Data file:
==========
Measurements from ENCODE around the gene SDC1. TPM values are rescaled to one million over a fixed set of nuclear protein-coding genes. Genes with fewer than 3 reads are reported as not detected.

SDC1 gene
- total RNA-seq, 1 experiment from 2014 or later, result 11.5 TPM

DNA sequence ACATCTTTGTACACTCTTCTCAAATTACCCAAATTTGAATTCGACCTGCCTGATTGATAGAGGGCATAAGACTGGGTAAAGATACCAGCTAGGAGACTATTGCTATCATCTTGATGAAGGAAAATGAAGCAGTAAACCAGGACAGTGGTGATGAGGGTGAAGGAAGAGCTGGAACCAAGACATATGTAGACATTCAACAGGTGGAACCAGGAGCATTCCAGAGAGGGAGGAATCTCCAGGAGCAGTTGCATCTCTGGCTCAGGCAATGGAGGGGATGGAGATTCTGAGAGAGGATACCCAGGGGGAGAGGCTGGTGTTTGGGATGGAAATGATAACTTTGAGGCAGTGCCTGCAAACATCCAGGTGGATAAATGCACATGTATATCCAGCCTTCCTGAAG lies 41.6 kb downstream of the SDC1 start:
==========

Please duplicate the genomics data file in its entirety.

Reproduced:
Measurements from ENCODE around the gene SDC1. TPM values are rescaled to one million over a fixed set of nuclear protein-coding genes. Genes with fewer than 3 reads are reported as not detected.

SDC1 gene
- total RNA-seq, 1 experiment from 2014 or later, result 11.5 TPM

DNA sequence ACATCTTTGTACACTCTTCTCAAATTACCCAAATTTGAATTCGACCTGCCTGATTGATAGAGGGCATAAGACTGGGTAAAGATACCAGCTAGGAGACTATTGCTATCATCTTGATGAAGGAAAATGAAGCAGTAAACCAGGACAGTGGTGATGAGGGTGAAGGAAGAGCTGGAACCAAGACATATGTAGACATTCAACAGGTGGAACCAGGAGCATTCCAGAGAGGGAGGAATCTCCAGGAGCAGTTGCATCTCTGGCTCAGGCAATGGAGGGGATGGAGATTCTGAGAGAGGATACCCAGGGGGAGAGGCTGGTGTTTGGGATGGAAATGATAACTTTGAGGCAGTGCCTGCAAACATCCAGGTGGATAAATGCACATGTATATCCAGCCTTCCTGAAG lies 41.6 kb downstream of the SDC1 start: